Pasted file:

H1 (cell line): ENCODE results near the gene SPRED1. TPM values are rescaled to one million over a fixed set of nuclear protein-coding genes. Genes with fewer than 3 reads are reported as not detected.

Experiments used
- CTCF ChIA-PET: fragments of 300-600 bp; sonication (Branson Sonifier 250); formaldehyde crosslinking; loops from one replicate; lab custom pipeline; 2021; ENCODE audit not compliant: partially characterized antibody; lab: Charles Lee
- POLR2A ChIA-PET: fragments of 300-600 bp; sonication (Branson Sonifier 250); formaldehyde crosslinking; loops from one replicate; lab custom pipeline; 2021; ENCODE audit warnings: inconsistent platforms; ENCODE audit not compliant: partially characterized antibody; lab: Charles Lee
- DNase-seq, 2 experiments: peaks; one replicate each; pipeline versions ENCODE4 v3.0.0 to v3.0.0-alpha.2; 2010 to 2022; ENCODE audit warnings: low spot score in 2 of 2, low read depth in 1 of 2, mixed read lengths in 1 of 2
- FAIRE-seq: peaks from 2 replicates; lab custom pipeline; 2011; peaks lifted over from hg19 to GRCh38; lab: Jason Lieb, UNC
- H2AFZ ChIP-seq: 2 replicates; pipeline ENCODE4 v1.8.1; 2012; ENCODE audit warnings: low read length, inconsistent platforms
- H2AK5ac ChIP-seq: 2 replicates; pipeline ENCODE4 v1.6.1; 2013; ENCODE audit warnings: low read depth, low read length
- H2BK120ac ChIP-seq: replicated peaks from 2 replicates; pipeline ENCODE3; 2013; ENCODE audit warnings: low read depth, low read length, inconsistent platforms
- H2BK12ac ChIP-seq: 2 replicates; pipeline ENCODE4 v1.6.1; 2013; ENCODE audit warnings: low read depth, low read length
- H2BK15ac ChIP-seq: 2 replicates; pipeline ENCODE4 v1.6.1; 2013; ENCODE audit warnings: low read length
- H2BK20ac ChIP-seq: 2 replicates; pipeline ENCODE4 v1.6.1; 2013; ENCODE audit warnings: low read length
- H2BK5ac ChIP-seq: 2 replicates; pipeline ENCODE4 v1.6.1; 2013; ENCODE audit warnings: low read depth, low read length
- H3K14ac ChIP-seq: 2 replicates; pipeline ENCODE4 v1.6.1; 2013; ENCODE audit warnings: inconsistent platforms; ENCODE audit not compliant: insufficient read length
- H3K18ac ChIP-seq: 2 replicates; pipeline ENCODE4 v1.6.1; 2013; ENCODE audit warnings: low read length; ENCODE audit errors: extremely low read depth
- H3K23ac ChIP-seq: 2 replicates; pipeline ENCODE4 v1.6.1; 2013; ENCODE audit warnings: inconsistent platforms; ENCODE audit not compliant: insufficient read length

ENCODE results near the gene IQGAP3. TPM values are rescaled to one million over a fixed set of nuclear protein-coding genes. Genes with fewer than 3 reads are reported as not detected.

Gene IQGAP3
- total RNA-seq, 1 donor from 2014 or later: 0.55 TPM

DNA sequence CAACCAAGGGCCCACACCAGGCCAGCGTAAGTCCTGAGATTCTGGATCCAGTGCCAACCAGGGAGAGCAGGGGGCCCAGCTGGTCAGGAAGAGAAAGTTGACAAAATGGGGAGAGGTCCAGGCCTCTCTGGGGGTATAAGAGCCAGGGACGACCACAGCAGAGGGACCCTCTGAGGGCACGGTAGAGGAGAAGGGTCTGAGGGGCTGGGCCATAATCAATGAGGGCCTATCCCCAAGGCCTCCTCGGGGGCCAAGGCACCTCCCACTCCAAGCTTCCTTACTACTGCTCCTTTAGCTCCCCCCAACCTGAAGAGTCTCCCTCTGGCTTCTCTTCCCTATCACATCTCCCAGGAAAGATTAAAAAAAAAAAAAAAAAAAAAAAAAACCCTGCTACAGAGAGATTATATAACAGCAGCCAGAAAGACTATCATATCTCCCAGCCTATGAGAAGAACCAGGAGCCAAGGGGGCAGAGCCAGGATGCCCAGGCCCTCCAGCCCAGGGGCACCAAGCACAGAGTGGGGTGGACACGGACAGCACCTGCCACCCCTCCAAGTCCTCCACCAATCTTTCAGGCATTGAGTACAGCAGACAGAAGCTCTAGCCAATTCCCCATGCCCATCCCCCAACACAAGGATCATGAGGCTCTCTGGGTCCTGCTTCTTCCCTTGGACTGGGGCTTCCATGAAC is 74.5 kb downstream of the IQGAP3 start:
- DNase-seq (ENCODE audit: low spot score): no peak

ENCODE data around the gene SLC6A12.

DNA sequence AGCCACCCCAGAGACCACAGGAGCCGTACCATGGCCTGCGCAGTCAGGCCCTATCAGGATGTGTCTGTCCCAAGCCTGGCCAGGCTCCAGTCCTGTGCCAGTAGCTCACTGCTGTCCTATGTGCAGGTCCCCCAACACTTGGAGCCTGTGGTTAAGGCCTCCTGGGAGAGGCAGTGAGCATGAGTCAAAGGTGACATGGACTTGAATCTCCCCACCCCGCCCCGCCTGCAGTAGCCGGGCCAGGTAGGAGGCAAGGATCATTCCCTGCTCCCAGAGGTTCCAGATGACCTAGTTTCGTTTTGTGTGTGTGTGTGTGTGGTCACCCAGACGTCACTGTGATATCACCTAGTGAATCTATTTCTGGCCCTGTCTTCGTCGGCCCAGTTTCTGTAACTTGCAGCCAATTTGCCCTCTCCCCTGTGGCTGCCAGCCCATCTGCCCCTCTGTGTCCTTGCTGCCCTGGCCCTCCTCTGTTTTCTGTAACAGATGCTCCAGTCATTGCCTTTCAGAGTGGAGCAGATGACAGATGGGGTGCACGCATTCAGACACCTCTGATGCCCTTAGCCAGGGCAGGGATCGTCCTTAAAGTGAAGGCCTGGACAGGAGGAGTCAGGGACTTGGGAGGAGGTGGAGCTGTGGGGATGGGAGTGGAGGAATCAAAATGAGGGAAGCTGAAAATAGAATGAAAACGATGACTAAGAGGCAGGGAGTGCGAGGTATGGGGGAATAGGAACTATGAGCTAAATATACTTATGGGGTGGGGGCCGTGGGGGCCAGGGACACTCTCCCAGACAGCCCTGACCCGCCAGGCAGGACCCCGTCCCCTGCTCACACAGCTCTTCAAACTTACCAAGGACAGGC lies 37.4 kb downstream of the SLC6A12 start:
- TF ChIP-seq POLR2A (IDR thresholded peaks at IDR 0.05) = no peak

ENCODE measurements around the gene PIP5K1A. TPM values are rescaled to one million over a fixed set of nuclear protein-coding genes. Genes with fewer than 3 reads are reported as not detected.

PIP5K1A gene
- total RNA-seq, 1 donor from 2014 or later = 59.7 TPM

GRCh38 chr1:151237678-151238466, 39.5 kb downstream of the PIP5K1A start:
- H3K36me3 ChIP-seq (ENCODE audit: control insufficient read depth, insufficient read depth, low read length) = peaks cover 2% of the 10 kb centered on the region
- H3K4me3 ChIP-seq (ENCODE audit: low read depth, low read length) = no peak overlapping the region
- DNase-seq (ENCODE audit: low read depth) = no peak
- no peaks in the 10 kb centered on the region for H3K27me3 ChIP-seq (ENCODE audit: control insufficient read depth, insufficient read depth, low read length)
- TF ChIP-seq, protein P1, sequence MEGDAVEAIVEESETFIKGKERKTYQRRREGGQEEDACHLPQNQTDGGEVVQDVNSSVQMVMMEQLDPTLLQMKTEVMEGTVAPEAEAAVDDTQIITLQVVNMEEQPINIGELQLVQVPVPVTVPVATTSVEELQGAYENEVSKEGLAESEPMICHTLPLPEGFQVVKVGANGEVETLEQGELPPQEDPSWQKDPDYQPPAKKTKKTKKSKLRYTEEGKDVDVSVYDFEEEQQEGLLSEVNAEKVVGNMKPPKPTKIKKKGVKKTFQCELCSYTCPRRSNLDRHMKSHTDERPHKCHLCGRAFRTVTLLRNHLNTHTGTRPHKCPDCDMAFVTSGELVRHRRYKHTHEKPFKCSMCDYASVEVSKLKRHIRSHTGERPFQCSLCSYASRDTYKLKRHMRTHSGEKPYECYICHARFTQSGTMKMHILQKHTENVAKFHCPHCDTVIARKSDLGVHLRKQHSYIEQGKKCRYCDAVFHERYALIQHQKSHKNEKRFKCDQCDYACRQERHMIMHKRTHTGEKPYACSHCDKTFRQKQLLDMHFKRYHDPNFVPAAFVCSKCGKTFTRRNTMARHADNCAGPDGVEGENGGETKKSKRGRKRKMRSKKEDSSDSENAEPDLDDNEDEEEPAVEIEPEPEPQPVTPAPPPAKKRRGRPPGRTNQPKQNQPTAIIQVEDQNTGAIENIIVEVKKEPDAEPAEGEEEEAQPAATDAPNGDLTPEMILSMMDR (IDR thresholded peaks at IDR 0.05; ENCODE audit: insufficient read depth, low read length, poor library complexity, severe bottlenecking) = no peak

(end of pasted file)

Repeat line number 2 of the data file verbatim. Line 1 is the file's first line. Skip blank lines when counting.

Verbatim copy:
Experiments used